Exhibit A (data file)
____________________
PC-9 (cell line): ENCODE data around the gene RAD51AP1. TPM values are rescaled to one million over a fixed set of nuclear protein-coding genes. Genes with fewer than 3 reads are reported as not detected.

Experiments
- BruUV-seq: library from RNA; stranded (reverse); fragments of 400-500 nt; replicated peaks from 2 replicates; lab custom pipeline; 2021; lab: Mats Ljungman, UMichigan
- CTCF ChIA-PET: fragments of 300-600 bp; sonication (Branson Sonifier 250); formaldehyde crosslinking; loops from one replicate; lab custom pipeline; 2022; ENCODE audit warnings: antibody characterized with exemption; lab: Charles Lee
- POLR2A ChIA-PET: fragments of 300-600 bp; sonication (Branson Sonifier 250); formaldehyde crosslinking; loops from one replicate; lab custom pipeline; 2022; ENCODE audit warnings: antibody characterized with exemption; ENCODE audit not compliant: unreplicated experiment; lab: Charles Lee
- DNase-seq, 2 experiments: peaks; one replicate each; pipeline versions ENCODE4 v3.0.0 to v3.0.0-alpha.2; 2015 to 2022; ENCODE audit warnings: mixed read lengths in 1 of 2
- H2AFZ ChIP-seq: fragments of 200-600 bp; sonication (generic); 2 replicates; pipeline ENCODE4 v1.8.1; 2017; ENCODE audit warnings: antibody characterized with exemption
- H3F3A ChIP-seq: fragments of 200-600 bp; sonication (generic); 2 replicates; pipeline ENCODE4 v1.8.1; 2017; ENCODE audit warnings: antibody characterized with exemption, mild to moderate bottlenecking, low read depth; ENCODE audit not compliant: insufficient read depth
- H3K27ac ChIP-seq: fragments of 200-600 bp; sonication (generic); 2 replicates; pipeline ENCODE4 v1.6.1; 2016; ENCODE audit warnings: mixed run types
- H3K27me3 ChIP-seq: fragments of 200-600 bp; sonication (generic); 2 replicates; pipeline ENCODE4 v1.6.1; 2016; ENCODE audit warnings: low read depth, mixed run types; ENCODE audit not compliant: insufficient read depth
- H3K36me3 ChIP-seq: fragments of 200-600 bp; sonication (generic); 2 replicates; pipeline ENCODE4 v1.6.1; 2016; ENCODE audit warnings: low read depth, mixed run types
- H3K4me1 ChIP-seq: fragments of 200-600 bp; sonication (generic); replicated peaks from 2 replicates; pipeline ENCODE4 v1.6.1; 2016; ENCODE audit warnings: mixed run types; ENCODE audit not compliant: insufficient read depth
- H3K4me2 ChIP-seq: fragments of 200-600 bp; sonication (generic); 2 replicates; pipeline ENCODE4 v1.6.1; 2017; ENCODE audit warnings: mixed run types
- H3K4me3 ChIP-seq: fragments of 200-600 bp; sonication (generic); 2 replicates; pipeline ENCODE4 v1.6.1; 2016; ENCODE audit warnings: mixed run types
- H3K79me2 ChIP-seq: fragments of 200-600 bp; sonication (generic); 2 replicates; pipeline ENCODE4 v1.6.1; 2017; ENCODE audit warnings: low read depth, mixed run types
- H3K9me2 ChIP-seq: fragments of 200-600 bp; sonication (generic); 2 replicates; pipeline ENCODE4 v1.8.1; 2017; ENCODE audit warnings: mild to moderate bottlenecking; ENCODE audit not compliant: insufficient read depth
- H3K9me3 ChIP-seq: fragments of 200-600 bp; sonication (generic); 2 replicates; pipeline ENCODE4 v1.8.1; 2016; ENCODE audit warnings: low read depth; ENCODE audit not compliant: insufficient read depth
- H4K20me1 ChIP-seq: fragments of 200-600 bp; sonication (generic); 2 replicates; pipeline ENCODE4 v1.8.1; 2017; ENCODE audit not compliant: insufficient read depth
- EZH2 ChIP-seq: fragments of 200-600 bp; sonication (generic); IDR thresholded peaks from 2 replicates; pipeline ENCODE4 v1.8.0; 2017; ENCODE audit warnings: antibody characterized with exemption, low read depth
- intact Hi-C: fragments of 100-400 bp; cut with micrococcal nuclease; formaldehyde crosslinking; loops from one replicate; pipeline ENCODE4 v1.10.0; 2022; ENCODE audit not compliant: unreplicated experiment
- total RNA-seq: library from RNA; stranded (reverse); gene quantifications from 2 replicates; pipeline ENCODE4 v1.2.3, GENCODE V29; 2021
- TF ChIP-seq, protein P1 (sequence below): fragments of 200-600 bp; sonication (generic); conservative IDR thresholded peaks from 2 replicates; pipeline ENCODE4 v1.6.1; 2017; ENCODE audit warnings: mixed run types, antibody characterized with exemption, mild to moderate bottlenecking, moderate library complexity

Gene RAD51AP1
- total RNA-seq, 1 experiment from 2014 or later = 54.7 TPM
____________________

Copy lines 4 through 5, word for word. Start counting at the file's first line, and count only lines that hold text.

- CTCF ChIA-PET: fragments of 300-600 bp; sonication (Branson Sonifier 250); formaldehyde crosslinking; loops from one replicate; lab custom pipeline; 2022; ENCODE audit warnings: antibody characterized with exemption; lab: Charles Lee
- POLR2A ChIA-PET: fragments of 300-600 bp; sonication (Branson Sonifier 250); formaldehyde crosslinking; loops from one replicate; lab custom pipeline; 2022; ENCODE audit warnings: antibody characterized with exemption; ENCODE audit not compliant: unreplicated experiment; lab: Charles Lee